The Dow Jones Industrial Average (DJIA) is an index comprised of 30 of the largest publicly owned companies in the United States.
These companies include: AT&T, Boeing, Chevron, Coca-Cola, General Electric, Intel, IBM, JPMorgan Chase, McDonald’s, Microsoft, Nike, Verizon, Visa, Wal-Mart, and Disney. The composition of the index changes periodically to include the strongest companies and remove those who have lost their leading position and influence.
The Dow was created by Wall Street Journal editor Charles Dow in 1896, and has since become the most widely-quoted measure of the status of the entire market. Dow Jones maintains many different indices across markets, but the Industrial Average remains the most popular.
The Dow: What You Need to Know
When TV financial commentators say “the market” is up or down, they are generally referring to the Dow Jones Industrial Average.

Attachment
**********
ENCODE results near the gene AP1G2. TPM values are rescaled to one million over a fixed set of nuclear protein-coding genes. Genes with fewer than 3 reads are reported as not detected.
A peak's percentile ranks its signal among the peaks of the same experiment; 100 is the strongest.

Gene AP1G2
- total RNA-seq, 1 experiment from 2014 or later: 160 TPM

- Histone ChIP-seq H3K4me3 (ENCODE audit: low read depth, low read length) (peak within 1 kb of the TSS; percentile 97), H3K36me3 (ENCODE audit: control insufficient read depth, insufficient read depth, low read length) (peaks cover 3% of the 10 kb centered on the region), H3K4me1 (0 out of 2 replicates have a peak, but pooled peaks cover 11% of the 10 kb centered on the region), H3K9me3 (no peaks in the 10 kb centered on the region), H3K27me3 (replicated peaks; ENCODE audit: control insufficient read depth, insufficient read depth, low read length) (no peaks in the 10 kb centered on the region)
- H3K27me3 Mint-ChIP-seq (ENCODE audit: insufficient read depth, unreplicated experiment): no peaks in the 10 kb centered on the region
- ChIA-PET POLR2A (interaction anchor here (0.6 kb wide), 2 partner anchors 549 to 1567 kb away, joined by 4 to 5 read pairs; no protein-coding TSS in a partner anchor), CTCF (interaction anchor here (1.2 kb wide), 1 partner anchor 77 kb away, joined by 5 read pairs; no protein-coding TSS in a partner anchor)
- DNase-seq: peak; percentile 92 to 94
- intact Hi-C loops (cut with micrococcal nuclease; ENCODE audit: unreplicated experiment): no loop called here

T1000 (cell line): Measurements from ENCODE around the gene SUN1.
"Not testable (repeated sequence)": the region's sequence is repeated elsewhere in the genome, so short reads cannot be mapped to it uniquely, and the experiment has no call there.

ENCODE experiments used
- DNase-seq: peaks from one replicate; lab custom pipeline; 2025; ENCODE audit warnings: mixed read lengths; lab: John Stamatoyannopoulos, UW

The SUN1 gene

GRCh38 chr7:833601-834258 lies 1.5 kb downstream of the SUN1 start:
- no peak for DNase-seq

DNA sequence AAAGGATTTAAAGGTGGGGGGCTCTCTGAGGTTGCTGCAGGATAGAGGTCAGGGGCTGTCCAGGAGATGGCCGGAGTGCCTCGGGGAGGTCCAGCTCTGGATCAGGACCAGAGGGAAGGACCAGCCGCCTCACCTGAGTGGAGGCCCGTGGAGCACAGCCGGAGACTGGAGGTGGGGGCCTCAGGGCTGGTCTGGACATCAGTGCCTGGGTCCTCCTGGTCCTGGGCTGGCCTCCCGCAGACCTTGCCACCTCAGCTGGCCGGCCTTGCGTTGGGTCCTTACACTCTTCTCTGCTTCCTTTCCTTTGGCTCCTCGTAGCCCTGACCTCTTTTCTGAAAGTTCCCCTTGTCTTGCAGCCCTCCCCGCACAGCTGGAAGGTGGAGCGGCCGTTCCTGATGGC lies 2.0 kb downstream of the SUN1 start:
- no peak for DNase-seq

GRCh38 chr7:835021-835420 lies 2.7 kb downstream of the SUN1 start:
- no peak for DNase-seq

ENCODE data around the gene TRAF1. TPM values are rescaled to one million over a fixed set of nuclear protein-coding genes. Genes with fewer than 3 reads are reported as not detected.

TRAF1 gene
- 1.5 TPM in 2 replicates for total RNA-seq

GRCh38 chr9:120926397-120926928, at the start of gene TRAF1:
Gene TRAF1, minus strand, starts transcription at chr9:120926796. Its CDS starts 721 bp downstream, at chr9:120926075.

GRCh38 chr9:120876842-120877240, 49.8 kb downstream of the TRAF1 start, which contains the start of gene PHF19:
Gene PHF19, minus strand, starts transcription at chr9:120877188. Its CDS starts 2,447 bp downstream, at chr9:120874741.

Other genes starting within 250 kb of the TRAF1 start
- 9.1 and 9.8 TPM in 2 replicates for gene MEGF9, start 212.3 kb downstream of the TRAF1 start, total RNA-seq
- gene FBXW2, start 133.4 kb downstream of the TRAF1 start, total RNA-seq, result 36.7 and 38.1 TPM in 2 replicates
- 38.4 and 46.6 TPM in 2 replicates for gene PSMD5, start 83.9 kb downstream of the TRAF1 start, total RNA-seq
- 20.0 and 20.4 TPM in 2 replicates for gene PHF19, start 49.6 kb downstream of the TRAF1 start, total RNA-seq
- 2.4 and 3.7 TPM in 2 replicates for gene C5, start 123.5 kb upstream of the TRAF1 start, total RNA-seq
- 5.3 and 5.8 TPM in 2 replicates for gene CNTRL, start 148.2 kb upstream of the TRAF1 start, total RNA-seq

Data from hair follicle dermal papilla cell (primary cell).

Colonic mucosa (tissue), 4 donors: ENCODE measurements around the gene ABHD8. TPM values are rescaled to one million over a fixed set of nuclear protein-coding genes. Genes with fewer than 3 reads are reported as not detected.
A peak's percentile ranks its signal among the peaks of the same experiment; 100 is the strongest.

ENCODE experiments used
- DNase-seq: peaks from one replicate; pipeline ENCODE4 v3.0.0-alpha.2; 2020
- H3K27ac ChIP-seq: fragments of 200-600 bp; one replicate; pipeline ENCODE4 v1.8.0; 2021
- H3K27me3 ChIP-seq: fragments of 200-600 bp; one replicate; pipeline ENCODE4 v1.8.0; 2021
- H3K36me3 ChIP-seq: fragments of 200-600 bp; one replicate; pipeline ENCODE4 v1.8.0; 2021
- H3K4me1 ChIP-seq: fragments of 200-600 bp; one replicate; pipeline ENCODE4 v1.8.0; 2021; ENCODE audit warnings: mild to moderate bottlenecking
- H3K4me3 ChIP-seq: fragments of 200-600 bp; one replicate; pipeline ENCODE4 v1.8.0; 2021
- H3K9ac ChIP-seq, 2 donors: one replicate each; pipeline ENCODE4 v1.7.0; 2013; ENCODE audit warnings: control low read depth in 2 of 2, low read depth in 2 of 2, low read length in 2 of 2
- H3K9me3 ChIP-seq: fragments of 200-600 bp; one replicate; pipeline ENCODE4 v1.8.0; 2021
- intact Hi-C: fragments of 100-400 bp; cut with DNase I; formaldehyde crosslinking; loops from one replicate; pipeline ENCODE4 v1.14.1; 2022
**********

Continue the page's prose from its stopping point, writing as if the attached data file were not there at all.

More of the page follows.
- The Dow reacts to world events such as natural disasters, wars, political unrest, and economic news. Trading the Dow means keeping an eye on current events and predicting which way the market will move in response.
- The index also fluctuates based on economic reports such as unemployment rates, job creation, interest rates, GDP figures, and other economic benchmarks.
- The Dow is a price-weighted index, meaning that stocks with higher values per share will have more influence on the average than shares with lower prices. Because of this, the Dow has been criticized as an inaccurate portrayal of the market. Major price movements in the more heavily weighted stocks will reflect on the index but not necessarily on the market as a whole.
- Movement of the Dow tends to correspond to the movement of the market as a whole when the price swings are large. Yet many critics say that the Dow is no longer an accurate reflection of the health of the market in an increasingly global economy. This may be important when purchasing the individual stocks within the index, but trading the Dow as an index requires analysis of the index itself and the factors that can affect it.
Trading the Dow, like any investment, requires a careful analysis of market conditions before trading.Trade Dow Jones